“If the animal bite took place within a few days of vector treatment, the vector was made with minimal to no safety forethought, and the vector was delivered to an anatomical site that would allow spread to saliva, then yes it would be possible,” he said—“but only theoretically by not very bright people.”

Errors of the Human Body opens in select theaters next Friday (April 19) and will also available on IFC Films Video on Demand, SundanceNOW, and digital outlets: iTunes, Amazon Streaming, PS3 Playstation Unlimited, Xbox, Zune, Google PLAY and YouTube.

SURPRISE ENDING: Burton wakes up in a hospital bed after a failed suicide attempt, having completely recovered from his disease thanks to a normal, healthy immune system. As he is told of his spontaneous recovery, the realization sinks in that his son probably would have gotten better as well—had Burton not decided to put the baby boy out of his misery.

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Comments

Avatar of: PastToTheFuture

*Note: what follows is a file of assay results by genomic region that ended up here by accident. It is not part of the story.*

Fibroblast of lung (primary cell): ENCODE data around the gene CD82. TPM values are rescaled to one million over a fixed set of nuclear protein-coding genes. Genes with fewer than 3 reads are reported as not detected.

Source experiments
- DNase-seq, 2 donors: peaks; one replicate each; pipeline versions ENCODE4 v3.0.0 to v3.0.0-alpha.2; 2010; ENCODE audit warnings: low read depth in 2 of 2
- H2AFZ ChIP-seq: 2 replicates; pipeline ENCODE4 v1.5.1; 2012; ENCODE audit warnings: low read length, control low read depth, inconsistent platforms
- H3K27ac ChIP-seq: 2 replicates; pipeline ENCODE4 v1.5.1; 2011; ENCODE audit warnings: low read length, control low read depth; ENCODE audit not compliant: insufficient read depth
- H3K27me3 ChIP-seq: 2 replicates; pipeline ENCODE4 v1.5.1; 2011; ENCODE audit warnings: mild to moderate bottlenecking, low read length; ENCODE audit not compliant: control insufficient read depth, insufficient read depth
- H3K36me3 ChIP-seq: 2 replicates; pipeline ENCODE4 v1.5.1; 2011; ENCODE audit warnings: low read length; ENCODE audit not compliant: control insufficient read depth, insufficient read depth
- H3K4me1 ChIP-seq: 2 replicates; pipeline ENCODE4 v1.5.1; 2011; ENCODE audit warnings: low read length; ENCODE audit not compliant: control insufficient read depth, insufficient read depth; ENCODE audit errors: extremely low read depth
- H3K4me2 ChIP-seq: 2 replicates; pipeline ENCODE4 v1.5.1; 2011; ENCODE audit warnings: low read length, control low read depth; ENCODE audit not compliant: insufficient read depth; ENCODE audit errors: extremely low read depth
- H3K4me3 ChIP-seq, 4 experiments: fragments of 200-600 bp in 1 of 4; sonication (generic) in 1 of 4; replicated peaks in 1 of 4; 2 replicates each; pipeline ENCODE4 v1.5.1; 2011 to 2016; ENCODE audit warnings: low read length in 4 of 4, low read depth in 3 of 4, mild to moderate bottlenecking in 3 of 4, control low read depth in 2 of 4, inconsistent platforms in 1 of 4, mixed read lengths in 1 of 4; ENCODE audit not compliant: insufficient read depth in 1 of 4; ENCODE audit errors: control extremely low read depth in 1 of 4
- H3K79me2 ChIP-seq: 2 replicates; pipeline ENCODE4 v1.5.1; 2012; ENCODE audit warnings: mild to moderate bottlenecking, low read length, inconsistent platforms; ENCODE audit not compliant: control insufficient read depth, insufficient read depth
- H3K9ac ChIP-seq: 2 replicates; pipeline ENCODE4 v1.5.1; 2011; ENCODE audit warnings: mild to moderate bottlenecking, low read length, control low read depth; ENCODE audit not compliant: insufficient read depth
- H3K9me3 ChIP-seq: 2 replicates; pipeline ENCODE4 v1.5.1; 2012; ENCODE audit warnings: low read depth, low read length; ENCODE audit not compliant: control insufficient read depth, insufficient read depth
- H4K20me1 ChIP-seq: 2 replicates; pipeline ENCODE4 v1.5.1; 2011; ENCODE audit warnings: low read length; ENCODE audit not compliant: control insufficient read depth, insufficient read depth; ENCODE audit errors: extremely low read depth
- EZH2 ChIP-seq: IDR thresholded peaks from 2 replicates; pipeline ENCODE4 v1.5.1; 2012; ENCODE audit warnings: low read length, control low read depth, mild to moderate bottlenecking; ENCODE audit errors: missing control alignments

PastToTheFuture

Posts: 29

April 12, 2013

"Errors of the Human Body"... Well, at the moment the accepted term is "de novo mutations". 35 years ago I was referring to them as "non-integral genes". I noticed them because of my examination of emergent and re-emergent diseases, something finally getting a lot of notice just now. They will be a far bigger issue than AIDS. The implications and potentials are shocking. Lets see if I can find a publisher that will touch it. Think... these folks, mainstream science, is just beginning to think about this. I've already spent about 40 years. You would be shocked at what I have found.

Enjoy, Mike

Avatar of: kienhoa68

kienhoa68

Posts: 33

April 13, 2013

We need fictional science movies to guide us?  

Avatar of: Alexandru

Alexandru

Posts: 67

April 14, 2013

Motto: "Art can save the humanity. In fact, the artist made toys for the adults." (Constantin Brancusi - most known Romanian sculptor)